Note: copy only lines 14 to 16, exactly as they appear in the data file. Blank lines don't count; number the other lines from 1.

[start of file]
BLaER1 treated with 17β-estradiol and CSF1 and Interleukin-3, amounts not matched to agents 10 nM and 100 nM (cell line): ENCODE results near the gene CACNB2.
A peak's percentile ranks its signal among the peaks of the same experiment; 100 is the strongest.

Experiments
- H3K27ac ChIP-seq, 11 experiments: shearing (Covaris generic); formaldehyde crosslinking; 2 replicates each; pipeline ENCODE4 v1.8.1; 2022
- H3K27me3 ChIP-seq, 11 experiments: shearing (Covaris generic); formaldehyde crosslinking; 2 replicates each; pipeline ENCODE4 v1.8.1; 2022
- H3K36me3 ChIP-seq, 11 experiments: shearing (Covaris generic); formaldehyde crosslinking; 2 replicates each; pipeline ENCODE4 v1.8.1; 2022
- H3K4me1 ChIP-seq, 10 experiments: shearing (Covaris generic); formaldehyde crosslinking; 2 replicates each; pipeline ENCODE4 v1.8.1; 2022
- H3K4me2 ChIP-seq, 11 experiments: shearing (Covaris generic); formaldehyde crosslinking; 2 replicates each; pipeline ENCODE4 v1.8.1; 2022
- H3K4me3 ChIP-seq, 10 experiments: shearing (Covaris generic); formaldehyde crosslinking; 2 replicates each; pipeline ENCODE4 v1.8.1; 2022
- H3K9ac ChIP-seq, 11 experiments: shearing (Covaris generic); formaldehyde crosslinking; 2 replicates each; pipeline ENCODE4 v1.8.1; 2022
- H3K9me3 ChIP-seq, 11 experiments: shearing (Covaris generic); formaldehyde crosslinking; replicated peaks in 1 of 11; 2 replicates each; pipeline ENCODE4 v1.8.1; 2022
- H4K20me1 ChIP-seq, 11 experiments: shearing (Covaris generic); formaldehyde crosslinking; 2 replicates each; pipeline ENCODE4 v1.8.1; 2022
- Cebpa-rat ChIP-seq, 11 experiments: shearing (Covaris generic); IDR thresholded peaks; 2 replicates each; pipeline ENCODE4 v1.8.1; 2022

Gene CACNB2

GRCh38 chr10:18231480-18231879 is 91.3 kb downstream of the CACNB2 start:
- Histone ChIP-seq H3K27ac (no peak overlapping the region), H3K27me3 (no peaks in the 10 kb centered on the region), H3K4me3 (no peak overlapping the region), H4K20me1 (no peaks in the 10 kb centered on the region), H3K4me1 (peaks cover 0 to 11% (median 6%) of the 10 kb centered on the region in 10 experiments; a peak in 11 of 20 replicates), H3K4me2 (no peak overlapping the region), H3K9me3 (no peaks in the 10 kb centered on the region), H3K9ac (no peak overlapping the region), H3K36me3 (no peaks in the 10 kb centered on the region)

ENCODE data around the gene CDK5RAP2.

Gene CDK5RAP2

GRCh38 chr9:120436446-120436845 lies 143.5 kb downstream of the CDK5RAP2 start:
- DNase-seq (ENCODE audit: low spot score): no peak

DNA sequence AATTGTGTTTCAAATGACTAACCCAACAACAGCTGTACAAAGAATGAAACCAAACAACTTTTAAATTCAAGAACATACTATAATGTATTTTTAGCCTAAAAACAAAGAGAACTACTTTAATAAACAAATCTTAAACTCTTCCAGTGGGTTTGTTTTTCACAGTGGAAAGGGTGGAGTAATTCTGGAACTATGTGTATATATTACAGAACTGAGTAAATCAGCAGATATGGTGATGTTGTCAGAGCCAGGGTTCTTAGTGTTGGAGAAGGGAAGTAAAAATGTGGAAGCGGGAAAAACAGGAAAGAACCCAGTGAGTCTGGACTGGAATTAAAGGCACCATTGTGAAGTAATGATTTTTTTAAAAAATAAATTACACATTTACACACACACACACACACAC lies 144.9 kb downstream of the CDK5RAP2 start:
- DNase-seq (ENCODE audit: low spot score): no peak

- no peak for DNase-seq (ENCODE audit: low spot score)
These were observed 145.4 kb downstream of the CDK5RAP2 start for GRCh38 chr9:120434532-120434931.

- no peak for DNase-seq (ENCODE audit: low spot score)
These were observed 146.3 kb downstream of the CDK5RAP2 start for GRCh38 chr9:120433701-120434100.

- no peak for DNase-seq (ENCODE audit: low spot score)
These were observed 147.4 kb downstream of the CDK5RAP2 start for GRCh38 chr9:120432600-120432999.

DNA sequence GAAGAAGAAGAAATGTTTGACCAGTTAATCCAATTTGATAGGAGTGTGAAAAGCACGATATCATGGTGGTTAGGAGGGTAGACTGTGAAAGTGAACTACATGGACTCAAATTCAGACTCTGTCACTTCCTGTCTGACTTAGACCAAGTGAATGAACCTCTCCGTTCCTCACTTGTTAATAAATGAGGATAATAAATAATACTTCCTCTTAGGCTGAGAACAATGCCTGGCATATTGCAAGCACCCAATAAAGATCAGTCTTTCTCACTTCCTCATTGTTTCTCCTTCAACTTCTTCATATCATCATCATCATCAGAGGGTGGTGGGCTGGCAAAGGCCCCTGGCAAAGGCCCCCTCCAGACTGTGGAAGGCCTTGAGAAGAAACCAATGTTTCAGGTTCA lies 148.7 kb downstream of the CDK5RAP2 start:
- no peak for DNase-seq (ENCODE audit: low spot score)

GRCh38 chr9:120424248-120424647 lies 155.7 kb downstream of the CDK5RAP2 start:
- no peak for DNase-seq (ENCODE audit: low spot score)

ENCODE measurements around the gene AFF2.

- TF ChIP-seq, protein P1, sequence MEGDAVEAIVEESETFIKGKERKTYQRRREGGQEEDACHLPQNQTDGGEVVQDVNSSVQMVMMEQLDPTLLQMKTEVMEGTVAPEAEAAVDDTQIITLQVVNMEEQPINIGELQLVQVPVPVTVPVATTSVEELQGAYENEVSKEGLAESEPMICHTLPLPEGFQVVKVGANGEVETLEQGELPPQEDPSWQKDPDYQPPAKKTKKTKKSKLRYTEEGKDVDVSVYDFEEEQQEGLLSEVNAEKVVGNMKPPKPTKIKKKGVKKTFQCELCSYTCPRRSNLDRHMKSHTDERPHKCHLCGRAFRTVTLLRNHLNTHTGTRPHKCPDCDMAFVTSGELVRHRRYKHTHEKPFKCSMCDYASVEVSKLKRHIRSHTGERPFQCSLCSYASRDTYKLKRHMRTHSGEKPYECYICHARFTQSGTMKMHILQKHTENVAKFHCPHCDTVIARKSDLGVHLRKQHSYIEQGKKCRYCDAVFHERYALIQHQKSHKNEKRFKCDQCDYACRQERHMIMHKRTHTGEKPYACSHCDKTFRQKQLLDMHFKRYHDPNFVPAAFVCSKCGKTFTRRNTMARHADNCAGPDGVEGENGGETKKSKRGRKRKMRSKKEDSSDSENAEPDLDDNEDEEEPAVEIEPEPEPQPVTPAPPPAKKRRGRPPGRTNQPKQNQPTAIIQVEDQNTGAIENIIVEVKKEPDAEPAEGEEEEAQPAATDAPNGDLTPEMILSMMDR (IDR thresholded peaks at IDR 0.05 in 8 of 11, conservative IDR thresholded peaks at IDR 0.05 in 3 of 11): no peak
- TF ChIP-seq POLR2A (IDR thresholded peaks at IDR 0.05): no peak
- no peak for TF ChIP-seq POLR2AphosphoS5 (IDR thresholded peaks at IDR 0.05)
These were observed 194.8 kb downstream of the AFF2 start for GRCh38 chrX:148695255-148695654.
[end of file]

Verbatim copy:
Gene CACNB2

GRCh38 chr10:18231480-18231879 is 91.3 kb downstream of the CACNB2 start:
- Histone ChIP-seq H3K27ac (no peak overlapping the region), H3K27me3 (no peaks in the 10 kb centered on the region), H3K4me3 (no peak overlapping the region), H4K20me1 (no peaks in the 10 kb centered on the region), H3K4me1 (peaks cover 0 to 11% (median 6%) of the 10 kb centered on the region in 10 experiments; a peak in 11 of 20 replicates), H3K4me2 (no peak overlapping the region), H3K9me3 (no peaks in the 10 kb centered on the region), H3K9ac (no peak overlapping the region), H3K36me3 (no peaks in the 10 kb centered on the region)